James Carrell was born in Granville County, N. C., around 1787.
His birthdate is estimated from information contained in the 1850 Census of
Giles County, Tenn. In later years his daughter, Mary Carrell Owen, answered
the 1880 Census for Giles County that her father was born in North Carolina.
On March 14, 1813, in
Williamson County, Tenn., a James Carrell was brought before the court because
he beat and wounded John Roberts. Robert Sammons helped him. James put up bail,
but Sammons spent 52 days in jail and was ordered to pay a $13.50 fine.
On Sept. 26, 1813, James
Carrell enlisted for service in the War of 1812. His affidavit for 160 acres of
Bounty Land stated that he was a substitute for William J. Mayberry, mustering
out at Fayetteville, Tenn. He was a member of 2nd Regiment Tennessee Volunteer
Infantry, serving under the command of Col. William Pillow. His captain was
C.E. McEwen, who later swore upon affidavit that Carrell served under his
The regiment to which
Carrell belonged was composed of about 400 men who participated in Jackson's
first campaign into Creek territory along with the regiment under Col. Bradley.
Both these regiments fought at the Battle of Talladega on Nov. 9, 1813, where
Col. Pillow was wounded. An anecdote concerning Pillow at Talladega claimed
that Jackson ordered the colonel to fall back once the Creeks attacked, but
Pillow refused on the grounds that he would not let his wounded men be
"scalped by the demons." Lt. Col. William Martin, who took over the
regiment after Pillow was wounded at Talladega, was later at the center of a
dispute with Andrew Jackson over the enlistment terms of the regiment. Basil
Berry, who served with Carrell, swore in an affidavit that Carrell was at the
Battle of Talladega with him, after which time Carrell was promoted to Major, though
there is no official record of this promotion.
The line of march would
have taken these men from Fayetteville to Huntsville and on to Fort Strother,
where the regiment was stationed after the Battle of Talladega.
Less than 15 miles from
Fort Strother lay the Creek village of Tallushatchee, where a large body of Red
Sticks had assembled. Jackson ordered Gen. John Coffee, along with a thousand
mounted men, to destroy the town. On the morning of Nov. 3, 1813, Coffee
approached the village and divided his detachment into two columns: the right
composed of cavalry under Col. John Alcorn and the left under the command of
Col. Newton Cannon. The columns encircled the town and the companies of Capt.
Eli Hammond and Lt. James Patterson went inside the circle to draw the Creeks
into the open.
The ruse worked. The
Creek warriors charged the right column of Coffee’s brigade, only to retreat to
their village where they were forced to make a desperate stand. Coffee’s army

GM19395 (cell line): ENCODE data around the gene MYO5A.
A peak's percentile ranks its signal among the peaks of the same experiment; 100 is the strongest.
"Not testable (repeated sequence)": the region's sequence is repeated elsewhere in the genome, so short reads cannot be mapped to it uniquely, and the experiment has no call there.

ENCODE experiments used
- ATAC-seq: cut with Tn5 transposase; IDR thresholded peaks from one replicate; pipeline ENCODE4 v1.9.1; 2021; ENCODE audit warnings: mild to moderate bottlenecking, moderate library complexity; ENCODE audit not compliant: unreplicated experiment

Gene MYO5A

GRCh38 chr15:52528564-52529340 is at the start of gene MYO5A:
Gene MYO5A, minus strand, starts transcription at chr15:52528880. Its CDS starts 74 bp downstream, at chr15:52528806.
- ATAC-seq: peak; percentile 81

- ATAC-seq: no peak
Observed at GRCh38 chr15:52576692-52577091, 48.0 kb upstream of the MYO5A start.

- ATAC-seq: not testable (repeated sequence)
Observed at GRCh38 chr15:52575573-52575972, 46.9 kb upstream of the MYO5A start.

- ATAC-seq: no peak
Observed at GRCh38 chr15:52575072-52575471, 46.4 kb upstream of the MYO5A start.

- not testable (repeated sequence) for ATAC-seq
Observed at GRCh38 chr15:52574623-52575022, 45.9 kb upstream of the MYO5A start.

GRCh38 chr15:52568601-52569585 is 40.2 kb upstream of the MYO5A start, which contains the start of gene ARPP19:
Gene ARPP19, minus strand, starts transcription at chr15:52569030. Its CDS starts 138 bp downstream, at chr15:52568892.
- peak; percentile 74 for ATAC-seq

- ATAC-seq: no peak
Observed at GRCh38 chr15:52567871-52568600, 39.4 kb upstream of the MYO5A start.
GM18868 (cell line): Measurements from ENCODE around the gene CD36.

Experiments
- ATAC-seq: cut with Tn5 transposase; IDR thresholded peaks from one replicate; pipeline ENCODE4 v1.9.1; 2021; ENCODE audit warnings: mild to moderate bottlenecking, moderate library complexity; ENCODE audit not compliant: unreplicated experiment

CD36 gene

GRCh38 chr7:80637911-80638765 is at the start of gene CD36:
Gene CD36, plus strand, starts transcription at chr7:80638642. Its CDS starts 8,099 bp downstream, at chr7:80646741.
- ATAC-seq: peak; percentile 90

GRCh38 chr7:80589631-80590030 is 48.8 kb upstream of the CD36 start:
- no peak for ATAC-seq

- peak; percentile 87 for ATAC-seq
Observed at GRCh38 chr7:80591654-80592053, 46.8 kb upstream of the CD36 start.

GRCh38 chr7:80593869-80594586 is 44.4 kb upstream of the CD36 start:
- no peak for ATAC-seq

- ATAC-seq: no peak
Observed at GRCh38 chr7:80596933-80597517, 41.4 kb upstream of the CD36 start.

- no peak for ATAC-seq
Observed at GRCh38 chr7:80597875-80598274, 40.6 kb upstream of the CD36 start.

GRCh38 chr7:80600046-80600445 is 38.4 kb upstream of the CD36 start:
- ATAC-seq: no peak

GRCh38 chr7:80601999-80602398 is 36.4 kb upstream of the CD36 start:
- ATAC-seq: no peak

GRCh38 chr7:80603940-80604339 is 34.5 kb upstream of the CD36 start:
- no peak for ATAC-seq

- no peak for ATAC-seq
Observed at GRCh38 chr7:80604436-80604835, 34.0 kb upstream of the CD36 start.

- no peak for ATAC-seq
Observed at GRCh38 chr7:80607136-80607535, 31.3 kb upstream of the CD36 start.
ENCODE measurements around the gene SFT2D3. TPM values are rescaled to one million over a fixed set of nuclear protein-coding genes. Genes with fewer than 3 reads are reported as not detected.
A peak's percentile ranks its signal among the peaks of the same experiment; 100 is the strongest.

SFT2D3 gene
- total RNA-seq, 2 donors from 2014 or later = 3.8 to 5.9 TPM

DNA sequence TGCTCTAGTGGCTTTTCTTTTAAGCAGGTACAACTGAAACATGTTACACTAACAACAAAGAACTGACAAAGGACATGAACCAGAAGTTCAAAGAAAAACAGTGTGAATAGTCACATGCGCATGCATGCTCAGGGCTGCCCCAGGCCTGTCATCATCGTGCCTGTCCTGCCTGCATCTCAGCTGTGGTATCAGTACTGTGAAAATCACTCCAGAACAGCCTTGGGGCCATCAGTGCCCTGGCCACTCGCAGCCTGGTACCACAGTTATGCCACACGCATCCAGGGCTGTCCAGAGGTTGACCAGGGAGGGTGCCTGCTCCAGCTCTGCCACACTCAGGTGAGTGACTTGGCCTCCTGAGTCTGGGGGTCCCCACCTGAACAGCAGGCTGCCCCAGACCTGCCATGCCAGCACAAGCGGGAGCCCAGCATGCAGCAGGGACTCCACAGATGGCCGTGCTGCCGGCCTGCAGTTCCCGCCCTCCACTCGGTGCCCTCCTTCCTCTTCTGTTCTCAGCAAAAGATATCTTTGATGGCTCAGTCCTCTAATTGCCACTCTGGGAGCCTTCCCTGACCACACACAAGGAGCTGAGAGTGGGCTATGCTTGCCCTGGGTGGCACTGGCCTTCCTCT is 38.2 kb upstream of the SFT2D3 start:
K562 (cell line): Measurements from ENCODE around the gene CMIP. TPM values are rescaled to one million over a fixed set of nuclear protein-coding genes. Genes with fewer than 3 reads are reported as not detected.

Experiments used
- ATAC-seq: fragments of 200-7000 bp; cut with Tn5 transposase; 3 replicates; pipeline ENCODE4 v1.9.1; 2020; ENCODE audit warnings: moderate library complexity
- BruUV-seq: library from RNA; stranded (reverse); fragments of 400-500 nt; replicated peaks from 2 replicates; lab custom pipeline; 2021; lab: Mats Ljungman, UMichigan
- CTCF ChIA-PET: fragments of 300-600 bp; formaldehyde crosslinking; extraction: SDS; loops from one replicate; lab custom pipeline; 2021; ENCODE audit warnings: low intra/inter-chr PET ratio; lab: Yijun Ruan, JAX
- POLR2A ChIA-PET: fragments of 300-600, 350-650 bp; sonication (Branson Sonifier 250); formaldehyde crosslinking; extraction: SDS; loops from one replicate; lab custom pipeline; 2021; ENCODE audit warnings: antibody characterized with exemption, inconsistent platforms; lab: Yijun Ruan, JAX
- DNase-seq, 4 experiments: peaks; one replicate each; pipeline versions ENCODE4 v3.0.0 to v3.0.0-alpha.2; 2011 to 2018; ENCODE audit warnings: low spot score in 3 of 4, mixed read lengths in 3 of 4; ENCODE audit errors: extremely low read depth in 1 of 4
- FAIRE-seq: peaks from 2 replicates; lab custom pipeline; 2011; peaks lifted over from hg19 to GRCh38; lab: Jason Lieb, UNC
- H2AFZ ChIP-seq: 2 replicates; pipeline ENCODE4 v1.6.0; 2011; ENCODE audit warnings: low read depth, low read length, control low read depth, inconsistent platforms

overpowered the Creeks and quickly eliminated them. Coffee commented that
"the enemy fought with savage fury, and met death with all its horrors,
without shrinking or complaining: no one asked to be spared, but fought as long
as they could stand or sit." One of the Tennessee soldiers, the legendary
David Crockett, simply said: "We shot them like dogs." The carnage
ended in about thirty minutes. At least 200 Creek warriors (and some women) lay
dead, and nearly 100 prisoners, mostly women and children, were taken. American
losses amounted to five killed and about 40 wounded.
Shortly after Coffee’s
detachment returned to Fort Strother, Jackson received a plea for help from a
tribe of allied Creeks at Talladega, who were besieged by a contingency of Red
Sticks. Jackson responded to the call by mobilizing an army of 1,200 infantry
and 800 cavalry and set out for the Creek fort at Talladega, arriving there in
the early morning of Nov. 9. Using the same tactics that had worked at
Tallushatchee, Jackson surrounded the town with a brigade of militia under
General Isaac Roberts on the left and a brigade of volunteers led by General
William Hall on the right. A cavalry detachment, under Colonel Robert Dyer, was
held in reserve and an advance unit, led by Colonel William Carroll, was sent
in to lure the Red Sticks out into the open. When the Creeks attacked the
section of the line held by Roberts’ brigade, the militia retreated allowing
hundreds of warriors to escape. The gap was quickly filled by Dyer’s reserves
and Roberts’ men soon regained their position. Within 15 minutes the battle was
over. At least 300 Creeks perished on the battlefield while American losses
amounted to 15 killed and 86 wounded. Jackson marched his troops back to Fort
Strother to attend to his wounded and obtain desperately needed supplies.
Prior to the Battle of
Talladega, Jackson had expected to rendezvous with an army from East Tennessee
under the command of Major Gen. John Cocke. However, jealousy and rivalry
between the two divisions of the state prevented the hoped-for junction of the
two forces. Cocke, in need of supplies for his own army, felt that joining
Jackson would only make the supply situation worse (supply problems plagued the
Tennesseans throughout the Creek War). Cocke insisted that his army seek its
own "glories in the field."
James was honorably
discharged on Jan. 15, 1814, at Franklin, Tenn.